Iranian lawmaker Mostafa Mirsalim has revealed that his son has been jailed for having contacts with the exiled opposition group Mujahedin-e Khalq Organization (MKO), which is considered a terrorist group by Tehran. Mirsalim, a former presidential candidate, said his son was sentenced to five years in prison in February 2020 after being convicted of national security charges. Mirsalim said the MKO had attempted to use his son’s “weak point” to access classified information that he did not have access to.

What We’re Watching

In a landmark ruling in Sweden, a former Iranian official was sentenced to life in prison over the mass executions of up to 5,000 political prisoners in Iran in 1988. Hamid Nouri, who is believed to have served as an assistant to the deputy prosecutor at the Gohardasht prison in the city of Karaj, is the first person to be sentenced for his role in one of the Islamic republic’s darkest chapters. He was convicted of a "serious crime against international law" and "murder."

Why It Matters: The verdict is a victory for the families of the victims, survivors, and rights activists who have been demanding justice for decades. Nouri is likely to appeal the verdict, which was condemned by Tehran as “political.” Iran is likely to look for ways to put pressure on Sweden to release and return Nouri to Iran. The verdict comes following the recent detention of several Westerners in Iran. Iran also holds Swedish-Iranian researcher Ahmadreza Jalili, who was sentenced to death after being convicted of espionage. Tehran has long been accused of using detained foreign and dual nationals as pawns to gain leverage in its dealings with Western countries.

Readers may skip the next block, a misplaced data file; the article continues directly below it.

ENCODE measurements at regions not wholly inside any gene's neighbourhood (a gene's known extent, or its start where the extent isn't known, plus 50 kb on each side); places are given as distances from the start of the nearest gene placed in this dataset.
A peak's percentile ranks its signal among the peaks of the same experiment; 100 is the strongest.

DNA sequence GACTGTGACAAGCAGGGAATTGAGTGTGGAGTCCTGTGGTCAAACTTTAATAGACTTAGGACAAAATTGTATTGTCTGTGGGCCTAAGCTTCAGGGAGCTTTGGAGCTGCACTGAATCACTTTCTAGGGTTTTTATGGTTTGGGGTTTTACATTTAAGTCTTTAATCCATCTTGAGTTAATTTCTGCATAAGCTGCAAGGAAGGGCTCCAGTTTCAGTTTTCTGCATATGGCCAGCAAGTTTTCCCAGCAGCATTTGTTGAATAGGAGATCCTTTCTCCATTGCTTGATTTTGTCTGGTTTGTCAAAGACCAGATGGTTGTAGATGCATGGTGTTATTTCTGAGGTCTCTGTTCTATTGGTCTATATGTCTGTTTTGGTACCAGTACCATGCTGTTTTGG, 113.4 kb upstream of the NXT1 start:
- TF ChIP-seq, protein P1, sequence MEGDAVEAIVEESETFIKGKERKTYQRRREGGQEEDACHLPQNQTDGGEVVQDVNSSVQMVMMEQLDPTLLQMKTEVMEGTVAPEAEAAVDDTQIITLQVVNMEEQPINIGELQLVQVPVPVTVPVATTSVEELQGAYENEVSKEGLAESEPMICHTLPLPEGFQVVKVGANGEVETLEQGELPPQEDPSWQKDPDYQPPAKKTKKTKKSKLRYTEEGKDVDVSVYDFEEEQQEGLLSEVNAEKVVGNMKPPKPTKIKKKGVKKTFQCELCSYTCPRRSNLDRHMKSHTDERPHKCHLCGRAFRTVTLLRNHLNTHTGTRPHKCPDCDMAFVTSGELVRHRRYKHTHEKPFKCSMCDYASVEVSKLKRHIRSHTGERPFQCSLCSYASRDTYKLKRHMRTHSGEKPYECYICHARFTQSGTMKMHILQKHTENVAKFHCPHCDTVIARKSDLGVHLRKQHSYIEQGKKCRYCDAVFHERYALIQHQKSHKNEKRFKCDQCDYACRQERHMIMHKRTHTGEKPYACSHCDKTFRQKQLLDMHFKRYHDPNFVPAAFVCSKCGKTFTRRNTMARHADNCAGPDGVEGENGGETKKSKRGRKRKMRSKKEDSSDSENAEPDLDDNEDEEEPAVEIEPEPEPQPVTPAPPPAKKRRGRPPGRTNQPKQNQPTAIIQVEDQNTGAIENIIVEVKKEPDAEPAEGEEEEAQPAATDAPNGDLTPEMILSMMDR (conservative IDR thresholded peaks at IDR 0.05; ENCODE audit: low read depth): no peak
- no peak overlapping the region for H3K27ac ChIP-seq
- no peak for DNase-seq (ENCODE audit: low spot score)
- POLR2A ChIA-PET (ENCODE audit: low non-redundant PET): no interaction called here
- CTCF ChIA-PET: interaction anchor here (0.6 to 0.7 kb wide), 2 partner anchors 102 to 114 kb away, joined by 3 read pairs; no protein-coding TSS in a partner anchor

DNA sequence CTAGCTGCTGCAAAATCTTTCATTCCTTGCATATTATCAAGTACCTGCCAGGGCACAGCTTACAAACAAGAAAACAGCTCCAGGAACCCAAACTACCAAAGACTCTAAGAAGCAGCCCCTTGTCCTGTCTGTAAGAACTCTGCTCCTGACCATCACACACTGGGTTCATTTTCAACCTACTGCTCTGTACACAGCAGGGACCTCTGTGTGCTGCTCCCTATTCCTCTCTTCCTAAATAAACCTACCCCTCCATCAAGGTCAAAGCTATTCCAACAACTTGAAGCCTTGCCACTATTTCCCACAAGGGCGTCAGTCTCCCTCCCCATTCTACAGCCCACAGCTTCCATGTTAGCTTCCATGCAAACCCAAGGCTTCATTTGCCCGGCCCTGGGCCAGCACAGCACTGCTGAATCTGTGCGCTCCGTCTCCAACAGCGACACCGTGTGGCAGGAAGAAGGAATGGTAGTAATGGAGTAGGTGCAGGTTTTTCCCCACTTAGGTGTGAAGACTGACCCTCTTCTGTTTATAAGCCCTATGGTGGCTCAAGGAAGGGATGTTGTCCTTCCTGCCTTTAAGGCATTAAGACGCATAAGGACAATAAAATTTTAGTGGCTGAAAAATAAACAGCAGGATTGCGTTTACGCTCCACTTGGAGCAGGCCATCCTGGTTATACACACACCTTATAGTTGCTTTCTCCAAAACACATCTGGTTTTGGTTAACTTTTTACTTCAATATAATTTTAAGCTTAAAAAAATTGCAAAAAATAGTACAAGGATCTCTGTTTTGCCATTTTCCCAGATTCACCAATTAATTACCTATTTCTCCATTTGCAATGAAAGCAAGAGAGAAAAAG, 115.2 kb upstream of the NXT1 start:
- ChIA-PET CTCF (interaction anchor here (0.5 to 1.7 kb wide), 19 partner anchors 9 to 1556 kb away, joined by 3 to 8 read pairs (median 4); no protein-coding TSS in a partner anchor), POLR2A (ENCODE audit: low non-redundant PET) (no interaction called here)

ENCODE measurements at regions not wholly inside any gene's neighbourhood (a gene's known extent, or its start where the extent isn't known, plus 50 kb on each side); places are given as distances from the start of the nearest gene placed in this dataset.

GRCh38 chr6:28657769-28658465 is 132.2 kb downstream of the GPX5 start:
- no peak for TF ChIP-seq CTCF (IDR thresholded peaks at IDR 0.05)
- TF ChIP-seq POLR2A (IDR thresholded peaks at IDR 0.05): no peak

That’s all from me for now. Don't hesitate to send us any questions, comments, or tips that you have by responding to this e-mail or separately to newsletters@rferl.org.

Until next time,

Golnaz Esfandiari

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    Golnaz Esfandiari

    Golnaz Esfandiari is managing editor of RFE/RL's Radio Farda, which breaks through government censorship to deliver accurate news and provide a platform for informed discussion and debate to audiences in Iran. She has reported from Afghanistan and Haiti and is one of the authors of The Farda Briefing newsletter. Her work has been cited by The New Yorker, The New York Times, The Washington Post, and other major publications. Born and raised in Tehran, she is fluent in Persian, French, English, and Czech.

About This Newsletter


The Farda Briefing is an RFE/RL newsletter that tracks the key issues in Iran and explains why they matter. Written by senior correspondent Golnaz Esfandiari and other reporters from Radio Farda.

The Farda Briefing is currently on a summer hiatus. In the meantime, please let us know what you have enjoyed about the newsletter in its current format, and what changes or suggestions you have for the future. Please send them to newsletters@rferl.org.